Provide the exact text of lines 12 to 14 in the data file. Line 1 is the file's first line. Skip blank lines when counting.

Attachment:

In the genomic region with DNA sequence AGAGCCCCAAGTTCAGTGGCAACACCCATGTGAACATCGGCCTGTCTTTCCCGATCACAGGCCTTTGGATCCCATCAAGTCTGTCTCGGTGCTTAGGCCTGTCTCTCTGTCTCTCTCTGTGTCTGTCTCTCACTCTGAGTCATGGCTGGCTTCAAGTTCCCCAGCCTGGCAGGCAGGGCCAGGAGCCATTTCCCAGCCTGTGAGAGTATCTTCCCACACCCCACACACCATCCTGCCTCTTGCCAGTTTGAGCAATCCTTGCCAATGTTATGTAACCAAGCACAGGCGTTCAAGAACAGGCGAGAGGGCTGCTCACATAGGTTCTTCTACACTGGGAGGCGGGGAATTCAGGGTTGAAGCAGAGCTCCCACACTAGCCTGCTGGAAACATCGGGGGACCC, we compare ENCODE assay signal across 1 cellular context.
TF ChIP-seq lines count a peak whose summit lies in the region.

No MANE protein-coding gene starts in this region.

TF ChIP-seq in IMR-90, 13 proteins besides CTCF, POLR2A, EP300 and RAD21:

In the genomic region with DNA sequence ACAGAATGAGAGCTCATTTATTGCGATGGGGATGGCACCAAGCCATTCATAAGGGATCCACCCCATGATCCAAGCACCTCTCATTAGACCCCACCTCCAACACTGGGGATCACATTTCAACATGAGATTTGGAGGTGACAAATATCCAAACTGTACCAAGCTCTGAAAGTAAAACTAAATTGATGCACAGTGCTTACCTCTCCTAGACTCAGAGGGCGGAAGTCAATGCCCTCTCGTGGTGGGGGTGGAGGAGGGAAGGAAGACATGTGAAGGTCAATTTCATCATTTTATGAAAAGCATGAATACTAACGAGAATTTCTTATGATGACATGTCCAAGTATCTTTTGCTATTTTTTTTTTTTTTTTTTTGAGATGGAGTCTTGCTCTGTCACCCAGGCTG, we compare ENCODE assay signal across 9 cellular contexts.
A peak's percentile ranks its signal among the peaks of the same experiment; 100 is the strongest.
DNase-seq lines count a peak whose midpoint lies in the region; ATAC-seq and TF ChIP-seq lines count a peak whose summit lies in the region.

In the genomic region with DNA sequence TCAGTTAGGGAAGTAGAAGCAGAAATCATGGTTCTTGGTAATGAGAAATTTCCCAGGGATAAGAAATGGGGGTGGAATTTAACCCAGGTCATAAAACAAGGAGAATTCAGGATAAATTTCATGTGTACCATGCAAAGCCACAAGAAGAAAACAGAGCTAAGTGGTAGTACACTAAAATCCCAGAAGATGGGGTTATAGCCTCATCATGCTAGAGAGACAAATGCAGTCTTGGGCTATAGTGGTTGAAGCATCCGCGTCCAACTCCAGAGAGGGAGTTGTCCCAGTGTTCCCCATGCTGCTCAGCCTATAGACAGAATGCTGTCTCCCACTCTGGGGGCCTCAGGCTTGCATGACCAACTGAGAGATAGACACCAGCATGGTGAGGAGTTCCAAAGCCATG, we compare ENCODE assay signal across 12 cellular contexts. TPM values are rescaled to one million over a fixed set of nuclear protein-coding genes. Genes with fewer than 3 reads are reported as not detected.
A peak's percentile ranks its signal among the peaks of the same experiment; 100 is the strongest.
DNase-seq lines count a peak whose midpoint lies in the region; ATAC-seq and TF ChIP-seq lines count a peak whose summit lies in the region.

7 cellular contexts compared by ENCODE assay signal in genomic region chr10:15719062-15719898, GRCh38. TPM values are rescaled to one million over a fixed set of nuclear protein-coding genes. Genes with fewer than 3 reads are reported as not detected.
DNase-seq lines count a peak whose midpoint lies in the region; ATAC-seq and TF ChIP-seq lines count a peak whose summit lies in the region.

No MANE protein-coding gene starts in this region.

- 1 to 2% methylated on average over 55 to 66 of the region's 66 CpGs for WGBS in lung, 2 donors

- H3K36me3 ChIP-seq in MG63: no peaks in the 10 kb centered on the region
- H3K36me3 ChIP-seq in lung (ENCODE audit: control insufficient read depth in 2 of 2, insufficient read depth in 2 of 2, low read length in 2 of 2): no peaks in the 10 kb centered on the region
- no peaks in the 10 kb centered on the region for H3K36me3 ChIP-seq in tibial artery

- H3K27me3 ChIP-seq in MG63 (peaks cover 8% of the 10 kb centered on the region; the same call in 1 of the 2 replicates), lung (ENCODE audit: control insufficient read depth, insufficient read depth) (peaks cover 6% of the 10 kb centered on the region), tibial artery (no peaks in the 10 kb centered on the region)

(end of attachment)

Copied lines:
DNase-seq lines count a peak whose midpoint lies in the region; ATAC-seq and TF ChIP-seq lines count a peak whose summit lies in the region.

No MANE protein-coding gene starts in this region.

- 1 to 2% methylated on average over 55 to 66 of the region's 66 CpGs for WGBS in lung, 2 donors